But all this could only happen after Novelis
stood on its own two feet. So the financial realignment
was finally launched in 2010 with Novelis turning
around with close to a billion dollars in adjusted
EBIDTA (earnings before depreciation, tax and
So despite Christmas, Hindalco decided to follow its refinancing time line in what was to be a race against deadline. The book was opened on December 10 and closed a week later, with literally no time to spare. "The calls during that week started at 8.30 pm when the US markets would open. We had to close the exercise before the long holiday break kicked in,"says Talukdar.
It was no impulsive move but a continuation of a well thought out, step by step road map. "One thing I can promise you is that it hasn't just happened; it has been made to happen. And on a defined, structured path. There was no madness in it," explains Bhattacharya. And it goes back right at the time when Kumar Mangalam Birla wrote the cheque for Novelis.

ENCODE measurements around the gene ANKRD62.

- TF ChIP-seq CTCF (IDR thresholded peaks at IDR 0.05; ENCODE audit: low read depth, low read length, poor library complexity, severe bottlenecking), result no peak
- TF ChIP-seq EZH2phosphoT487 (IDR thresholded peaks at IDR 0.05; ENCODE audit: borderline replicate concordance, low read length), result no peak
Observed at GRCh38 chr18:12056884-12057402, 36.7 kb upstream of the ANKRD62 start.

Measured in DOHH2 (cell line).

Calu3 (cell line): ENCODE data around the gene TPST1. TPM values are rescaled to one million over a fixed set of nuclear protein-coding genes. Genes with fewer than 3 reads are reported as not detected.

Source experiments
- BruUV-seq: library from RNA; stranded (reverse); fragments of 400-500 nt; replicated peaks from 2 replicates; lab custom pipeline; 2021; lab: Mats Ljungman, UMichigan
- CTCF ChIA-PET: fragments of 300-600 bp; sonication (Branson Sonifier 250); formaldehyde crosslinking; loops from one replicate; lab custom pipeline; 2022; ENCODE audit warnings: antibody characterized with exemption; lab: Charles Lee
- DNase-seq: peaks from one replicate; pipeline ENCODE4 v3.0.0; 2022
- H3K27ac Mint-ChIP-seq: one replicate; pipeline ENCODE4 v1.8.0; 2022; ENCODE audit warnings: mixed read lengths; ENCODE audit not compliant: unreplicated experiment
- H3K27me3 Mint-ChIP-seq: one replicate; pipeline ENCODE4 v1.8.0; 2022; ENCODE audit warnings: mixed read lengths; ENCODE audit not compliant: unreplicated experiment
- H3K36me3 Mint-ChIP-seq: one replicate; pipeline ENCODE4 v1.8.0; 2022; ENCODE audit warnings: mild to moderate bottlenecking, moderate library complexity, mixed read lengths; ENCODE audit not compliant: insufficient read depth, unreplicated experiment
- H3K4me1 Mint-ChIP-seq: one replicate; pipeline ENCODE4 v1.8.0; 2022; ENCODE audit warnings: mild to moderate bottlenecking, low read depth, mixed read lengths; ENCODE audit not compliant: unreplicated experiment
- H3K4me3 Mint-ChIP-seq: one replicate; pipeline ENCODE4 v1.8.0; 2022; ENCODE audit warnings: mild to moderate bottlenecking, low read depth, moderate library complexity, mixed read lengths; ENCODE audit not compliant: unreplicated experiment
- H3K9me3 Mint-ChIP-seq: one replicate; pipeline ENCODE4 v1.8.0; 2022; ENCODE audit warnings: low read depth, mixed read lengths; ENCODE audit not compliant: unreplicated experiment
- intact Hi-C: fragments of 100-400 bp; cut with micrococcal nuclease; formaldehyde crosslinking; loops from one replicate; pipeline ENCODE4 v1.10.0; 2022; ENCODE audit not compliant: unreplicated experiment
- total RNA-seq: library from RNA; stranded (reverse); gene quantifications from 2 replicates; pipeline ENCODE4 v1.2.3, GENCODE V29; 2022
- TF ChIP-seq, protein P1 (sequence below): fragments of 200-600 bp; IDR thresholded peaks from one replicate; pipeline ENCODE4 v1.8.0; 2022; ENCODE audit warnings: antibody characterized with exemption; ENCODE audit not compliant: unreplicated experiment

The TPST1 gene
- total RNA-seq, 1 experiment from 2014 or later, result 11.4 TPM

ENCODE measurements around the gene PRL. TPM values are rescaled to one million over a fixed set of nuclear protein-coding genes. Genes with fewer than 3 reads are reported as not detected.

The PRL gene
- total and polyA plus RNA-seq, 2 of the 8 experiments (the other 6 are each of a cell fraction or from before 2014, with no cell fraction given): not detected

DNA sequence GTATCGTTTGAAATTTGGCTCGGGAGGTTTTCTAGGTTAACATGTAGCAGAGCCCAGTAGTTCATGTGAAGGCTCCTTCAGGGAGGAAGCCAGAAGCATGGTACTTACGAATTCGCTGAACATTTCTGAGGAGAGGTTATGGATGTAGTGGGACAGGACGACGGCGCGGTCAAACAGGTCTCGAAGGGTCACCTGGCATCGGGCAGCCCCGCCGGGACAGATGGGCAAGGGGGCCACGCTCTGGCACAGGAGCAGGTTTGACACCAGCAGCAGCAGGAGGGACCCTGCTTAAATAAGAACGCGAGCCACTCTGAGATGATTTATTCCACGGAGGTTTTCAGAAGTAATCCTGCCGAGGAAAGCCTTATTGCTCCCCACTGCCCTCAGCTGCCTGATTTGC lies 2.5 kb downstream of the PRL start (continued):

The $6 billion acquisition of Novelis was done by paying $3.5 billion in cash and taking over the $2.5 billion of its debt. This debt included $1 billion of term loans and $1.4 billion of high yield bonds. But unlike similar buyouts of such size and scale, where the balance sheet of the target is 'leveraged' to raise finances for an acquisition, Hindalco did the opposite. It paid the $3.1 billion through recourse financing on Hindalco's own corporate guarantee and $450 million by liquidating some treasury stocks. No new debt was added on the Novelis books. Bhattacharya says that at that point Hindalco did not want to risk Novelis running a higher debt and face liquidity problems. "The plan was to give it time to come out of its inherited legacies, perform to potential and then put additional debt," he adds.